I feel like this option is entertaining, and the imagery of the effect line is hilarious, but it doesn't really address the issue of getting children out of danger. One still evacuates a building a suppression system - the system is to buy you time and reduce the damage. It also might start running in to complications with validities related to technology levels, AI/robot sentience and citizenship, etc. Funny as it is, I'd probably drop this one, since it doesn't fit the issue well enough to be worth the finagling required (in my opinion).

Apabeossie wrote:Option 4: “Allow me to ask me a question: Do we really need to care?” mumbles renowned libertarian @@RANDOMNAME@@. “This happened clearly because the children were stupid enough to hide in the closet! It’s their fault for not being smart enough! The government should stop wasting money on these so-called “safety education”. People should know better.”

Result: thousands die each year from carelessness.


This seems like a good position to include, so I'd just suggest a few tweaks to the text for word usage and topical emphasis.

"Allow me to ask a question: why do we care?" mutters renowned libertarian @@RANDOMNAME@@. "This clearly happened because the children were stupid enough to hide in the closet. It's their fault for not being smart enough! The government should stop wasting money trying to protect children - the kids should know better."

This of course is a great chance to make some ridiculous leaps of logic about what we can expect children to know. You could go all over the board with this, but just as an example:

newborn babies are expected to find their own way home from the hospital


Additionally, upon reflection, I think this whole issue probably needs a validity to avoid nations with vat-grown populations. That's simple enough though.
Last edited by Verdant Haven on Tue Feb 11, 2020 2:09 pm, edited 1 time in total.

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Apabeossie
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Postby Apabeossie » Tue Feb 11, 2020 6:04 pm

Verdant Haven wrote:
Apabeossie wrote:I'm not sure how to incorporate VH's thing naturally into the description (Also, doing it will make the issue too much about education). Will it be better to add it to the 1st option?


Here are some suggestions for incorporating that material - just thoughts! Use them or avoid them as you please :-)


Apabeossie wrote:My second draft this year, here we go.
Run, not Hide
Description: Yesterday, a house caught fire while two children were playing inside alone. The two children, not knowing what to do, went hiding in the closet right after calling the emergency service. Fortunately, the children were rescued before they were suffocated by the smoke. But the question is, how to prevent it from happening again?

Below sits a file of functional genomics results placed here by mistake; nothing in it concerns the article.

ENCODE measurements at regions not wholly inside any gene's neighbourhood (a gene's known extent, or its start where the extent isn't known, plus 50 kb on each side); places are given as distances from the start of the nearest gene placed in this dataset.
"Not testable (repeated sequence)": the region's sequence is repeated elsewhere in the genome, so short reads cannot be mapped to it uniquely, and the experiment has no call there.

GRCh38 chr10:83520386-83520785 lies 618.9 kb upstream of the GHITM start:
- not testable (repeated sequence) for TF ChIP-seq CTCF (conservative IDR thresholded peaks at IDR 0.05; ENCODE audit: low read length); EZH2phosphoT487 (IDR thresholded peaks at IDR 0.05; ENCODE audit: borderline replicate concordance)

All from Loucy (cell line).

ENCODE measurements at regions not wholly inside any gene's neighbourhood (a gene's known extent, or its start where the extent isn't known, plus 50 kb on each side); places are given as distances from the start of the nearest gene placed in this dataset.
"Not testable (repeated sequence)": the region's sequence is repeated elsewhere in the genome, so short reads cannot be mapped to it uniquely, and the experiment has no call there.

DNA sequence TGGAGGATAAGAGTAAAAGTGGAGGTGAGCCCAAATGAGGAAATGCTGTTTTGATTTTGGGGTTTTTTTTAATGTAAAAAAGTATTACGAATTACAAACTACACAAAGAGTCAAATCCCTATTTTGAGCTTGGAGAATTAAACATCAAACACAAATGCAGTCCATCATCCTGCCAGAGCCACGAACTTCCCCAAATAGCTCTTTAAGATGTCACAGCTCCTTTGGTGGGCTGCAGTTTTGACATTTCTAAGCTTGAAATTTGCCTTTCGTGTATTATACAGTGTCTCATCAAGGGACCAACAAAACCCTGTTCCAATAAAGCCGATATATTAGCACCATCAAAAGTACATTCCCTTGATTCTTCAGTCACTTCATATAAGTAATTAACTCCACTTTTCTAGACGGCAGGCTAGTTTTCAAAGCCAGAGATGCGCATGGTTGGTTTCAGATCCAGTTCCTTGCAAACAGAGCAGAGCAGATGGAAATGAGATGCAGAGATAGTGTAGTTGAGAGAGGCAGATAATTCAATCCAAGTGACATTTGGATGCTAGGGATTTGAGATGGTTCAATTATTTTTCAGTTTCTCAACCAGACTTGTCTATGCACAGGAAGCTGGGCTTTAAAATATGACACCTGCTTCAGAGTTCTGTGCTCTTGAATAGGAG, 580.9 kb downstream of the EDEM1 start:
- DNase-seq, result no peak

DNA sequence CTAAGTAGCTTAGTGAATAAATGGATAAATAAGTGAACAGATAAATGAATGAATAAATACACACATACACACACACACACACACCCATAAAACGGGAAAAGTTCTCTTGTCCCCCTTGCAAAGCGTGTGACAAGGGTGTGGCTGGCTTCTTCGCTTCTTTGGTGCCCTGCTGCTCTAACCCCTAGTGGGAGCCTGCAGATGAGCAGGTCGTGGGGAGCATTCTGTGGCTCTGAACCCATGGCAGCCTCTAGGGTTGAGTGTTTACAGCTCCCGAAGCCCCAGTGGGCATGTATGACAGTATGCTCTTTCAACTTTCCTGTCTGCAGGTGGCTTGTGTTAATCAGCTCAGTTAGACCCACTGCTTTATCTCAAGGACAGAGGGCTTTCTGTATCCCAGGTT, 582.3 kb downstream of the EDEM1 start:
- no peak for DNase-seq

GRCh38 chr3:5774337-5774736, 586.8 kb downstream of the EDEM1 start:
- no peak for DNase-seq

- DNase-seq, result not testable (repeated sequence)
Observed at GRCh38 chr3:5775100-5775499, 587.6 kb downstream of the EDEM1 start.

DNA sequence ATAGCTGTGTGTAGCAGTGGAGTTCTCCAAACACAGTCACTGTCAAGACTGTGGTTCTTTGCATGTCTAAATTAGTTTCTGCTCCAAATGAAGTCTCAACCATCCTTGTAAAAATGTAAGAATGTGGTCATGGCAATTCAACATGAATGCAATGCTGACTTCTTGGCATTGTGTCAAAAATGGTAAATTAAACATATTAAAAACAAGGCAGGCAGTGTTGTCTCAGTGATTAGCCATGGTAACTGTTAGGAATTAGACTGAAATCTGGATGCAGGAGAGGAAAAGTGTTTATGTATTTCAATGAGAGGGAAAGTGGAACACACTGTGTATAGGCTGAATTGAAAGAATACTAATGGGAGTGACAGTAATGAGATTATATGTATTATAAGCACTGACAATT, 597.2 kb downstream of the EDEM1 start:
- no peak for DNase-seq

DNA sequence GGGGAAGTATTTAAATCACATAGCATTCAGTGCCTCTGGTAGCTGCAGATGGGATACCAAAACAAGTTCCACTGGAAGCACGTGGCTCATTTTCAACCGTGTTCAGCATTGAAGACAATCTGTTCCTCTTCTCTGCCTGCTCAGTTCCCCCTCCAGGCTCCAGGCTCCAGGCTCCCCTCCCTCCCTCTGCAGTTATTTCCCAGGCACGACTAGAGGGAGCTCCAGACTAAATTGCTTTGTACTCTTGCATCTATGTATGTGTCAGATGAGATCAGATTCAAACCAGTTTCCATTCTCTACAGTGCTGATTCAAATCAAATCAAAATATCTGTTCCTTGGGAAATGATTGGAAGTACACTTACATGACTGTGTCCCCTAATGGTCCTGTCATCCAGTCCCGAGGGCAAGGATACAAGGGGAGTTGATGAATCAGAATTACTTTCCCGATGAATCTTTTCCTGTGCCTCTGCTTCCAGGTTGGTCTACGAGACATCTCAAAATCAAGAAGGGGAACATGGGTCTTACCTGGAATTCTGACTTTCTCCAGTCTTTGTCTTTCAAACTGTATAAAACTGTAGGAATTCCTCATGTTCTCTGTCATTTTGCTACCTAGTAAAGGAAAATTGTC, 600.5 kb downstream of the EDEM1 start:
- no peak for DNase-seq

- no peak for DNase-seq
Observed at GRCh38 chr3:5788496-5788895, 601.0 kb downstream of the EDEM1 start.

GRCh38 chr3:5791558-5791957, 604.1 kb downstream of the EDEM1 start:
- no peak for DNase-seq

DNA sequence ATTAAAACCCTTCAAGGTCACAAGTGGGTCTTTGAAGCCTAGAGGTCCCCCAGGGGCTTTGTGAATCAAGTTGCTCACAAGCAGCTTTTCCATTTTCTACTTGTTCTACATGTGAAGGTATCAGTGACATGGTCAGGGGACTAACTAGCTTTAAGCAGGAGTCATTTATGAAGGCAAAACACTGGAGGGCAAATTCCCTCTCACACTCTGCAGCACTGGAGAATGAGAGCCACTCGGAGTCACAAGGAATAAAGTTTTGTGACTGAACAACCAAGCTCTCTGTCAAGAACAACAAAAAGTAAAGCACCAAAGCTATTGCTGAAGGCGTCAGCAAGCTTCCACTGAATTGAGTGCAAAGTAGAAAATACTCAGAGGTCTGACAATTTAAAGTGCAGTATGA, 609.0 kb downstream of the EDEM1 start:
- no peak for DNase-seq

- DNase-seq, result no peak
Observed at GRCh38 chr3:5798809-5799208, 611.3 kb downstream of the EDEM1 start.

I would probably specify the children as "young children." I'd have a neighbor noticed the flames and call the fire service, while the kids just hide - that helps with the question of "what kid knows to call, but not to flee." Something like this might be useful:

Yesterday, a house in @@CAPITAL@@ caught fire while two young children were home alone. A neighbor spotted the blaze and alerted firefighters, who found the children in a closet trying to hide from the flames. In the following press conference, fire chief @@RANDOMFIRSTNAME_1@@ @@RANDOMLASTNAME_1@@ remarked that this was a shockingly common behavior for children, and called for the government to intervene.

With that you've got the setup, the explanation of why it matters, and the specific impetus for government action. That lets us move quickly to the options.

Apabeossie wrote:Option 1: “This is clearly an educational issue.” says @@RANDOMNAME@@, head of the @@DEMONYMADJECTIVE@@ fire department, holding a 100-page manual for fire safety. “If these kids had known how to evacuate, this would have never happened! @@LEADER@@, we should be teaching our children what to do when there’s a fire. That’s the only way to keep everyone safe!”

Result: children who ring fire alarms for fun claim they were “helping with fire safety education”.


Good concept here, but perhaps have the chief asking for something very specific. What goes in to teaching children what to do? It might be "increase funding for the fire department so we can engage in community education." It might be "We should come up with a mascot, a black and white spotted @@ANIMAL@@ perhaps, to teach children about safety!" It could even be "We need to run a series of public service announcements during kids cartoons to tell kids to get out when they see flames."(validity: television) Any number of things, but specific is good. A possible example: